Today I am interviewing Marty Gabriel, who is also my husband.
What are your favorite words?
I’ve noticed a partiality towards words that start with B and also contain a U. Shortly after I’d studied all of the acceptable 7 and 8 letter words, I played BOUGHPOT and BUDDLEIA in tourneys, drawing an unsuccessful challenge each time. I also took great delight in playing BUSHPIG recently and I’d love to play BUSHTIT someday; I really enjoy just saying that word!
My family nicknamed me “Butch” when I was just a baby and my immediate family and my relatives still address me by that nickname, though my lovely wife’s pet name for me is Zebu. Interestingly, the nicknames have one thing in common – yeah, a B and a U.
Tell us about the vinegar.
My vinegar addiction became public when Scott Petersen filmed a segment of Scrabylon, his award winning documentary, at the 2002 National Scrabble Championship in San Diego during which I swigged vinegar straight from the bottle and touted its power to facilitate my playing ability and freak out my opponents. For some reason I’ve always craved the stuff; I used to eat mustard sandwiches and ring boloney saturated with a strong vinegar solution as a child. I’ve been dubbed “Vinegar Man” at Subway because of the copious amount of vinegar I get on my sandwich. I instruct new workers, “Squeeze the bottle HARD for ten to fifteen seconds. I’ll tell you when to stop.” FYI, I’m a red wine vinegar guy.
Do you consider yourself more or less competitive than Bobby Knight?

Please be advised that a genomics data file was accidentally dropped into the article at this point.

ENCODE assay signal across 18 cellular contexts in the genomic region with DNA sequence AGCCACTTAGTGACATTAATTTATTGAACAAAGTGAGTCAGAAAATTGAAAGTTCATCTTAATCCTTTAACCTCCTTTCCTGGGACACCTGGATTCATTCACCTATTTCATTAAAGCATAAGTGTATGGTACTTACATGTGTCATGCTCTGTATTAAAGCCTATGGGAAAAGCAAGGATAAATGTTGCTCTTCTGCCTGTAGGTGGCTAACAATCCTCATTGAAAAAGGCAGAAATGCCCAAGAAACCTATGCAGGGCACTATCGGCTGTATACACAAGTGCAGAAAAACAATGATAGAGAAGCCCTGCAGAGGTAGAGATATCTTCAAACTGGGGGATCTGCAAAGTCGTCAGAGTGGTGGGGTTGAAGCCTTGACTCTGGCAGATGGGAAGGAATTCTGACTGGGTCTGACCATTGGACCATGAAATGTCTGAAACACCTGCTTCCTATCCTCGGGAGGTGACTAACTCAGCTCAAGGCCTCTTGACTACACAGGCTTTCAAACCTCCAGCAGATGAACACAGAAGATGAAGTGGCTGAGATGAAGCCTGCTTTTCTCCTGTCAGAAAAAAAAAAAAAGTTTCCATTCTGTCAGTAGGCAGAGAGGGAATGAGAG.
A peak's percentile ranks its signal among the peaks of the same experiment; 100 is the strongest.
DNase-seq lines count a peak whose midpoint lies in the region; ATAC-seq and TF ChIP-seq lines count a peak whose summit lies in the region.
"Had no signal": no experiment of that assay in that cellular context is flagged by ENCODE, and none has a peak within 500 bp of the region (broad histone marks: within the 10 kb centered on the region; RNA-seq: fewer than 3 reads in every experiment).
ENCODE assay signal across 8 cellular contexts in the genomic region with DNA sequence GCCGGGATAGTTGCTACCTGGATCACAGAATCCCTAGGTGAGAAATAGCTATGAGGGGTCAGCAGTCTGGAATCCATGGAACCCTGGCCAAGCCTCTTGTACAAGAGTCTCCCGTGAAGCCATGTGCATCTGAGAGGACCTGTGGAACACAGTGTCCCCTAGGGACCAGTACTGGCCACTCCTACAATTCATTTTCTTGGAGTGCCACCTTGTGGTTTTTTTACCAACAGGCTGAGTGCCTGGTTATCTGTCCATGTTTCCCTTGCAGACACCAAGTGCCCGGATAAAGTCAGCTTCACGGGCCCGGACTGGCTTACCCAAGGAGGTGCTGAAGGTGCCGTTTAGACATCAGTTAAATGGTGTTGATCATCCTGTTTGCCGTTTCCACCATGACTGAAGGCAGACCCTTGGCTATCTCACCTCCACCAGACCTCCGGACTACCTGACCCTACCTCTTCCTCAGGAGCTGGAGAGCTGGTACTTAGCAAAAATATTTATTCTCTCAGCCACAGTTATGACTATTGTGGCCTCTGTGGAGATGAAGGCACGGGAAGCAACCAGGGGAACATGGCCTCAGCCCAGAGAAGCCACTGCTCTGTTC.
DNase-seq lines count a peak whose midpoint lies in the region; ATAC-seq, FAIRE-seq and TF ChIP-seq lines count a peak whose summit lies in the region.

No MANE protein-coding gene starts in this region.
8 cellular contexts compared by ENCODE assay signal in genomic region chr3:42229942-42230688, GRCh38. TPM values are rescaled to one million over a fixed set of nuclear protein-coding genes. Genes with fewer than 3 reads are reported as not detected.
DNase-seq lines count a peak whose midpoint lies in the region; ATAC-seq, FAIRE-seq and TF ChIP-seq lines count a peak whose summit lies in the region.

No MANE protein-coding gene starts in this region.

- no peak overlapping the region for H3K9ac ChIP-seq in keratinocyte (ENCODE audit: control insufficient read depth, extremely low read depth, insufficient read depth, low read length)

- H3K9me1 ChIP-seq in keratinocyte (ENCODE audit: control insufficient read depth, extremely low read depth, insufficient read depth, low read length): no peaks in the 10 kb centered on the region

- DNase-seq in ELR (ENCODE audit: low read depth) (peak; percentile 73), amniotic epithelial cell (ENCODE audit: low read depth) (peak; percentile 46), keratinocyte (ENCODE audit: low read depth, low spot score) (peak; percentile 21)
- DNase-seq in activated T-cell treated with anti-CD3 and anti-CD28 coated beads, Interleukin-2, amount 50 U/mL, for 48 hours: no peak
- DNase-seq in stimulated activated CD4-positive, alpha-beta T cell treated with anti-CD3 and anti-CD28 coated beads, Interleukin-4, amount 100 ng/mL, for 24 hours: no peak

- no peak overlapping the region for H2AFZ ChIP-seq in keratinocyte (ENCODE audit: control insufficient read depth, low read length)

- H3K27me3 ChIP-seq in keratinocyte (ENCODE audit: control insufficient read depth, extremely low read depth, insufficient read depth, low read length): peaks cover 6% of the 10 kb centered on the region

Interesting comparison; I guess I should feel thankful that Attila the Hun did not come to mind. Actually my father has been a huge Bobby Knight fan. They’re both from the “When I tell you to jump, you say ‘How high?’” school of thought. I’ve admired Knight’s preparation, attention to detail, determination, and success, but I became disenchanted after reading A Season on the Brink and by some of his subsequent misbehavior and arrogance. I’d like to think I share more of his positive traits than his negative ones. I like to play games where score is kept. And I like to know my statistics and my ranking, either officially or unofficially. I enjoy competing to try to achieve goals I’ve set for myself. One of my favorite competitions is playing “speed pool” on my 8 and a half foot Olhausen table. It’s just me against the clock. I enjoy trying to improve on my personal records for average time, running the table, games without scratches, etc., etc. Club and tourney Scrabble or a game versus my spouse involve complex, anxiety-inducing social interactions, as do tennis, bowling, writing and many of my other activities. Yet I certainly relish being in the arena. And I can be very assertive and appropriately aggressive while competing
Why did it take you so long to marry your lovely spouse? Is this slowness evident in other areas of your life?
Emotional intimacy and emotional commitment were scary things for me for a long, long time. Much of this was probably due to the way I was raised, but my maternal grandfather waited until he was in his late forties to get married and start a family. He was of Spartan heritage and had a series of unbelievable adventures before settling down. I think I identified with him quite a bit.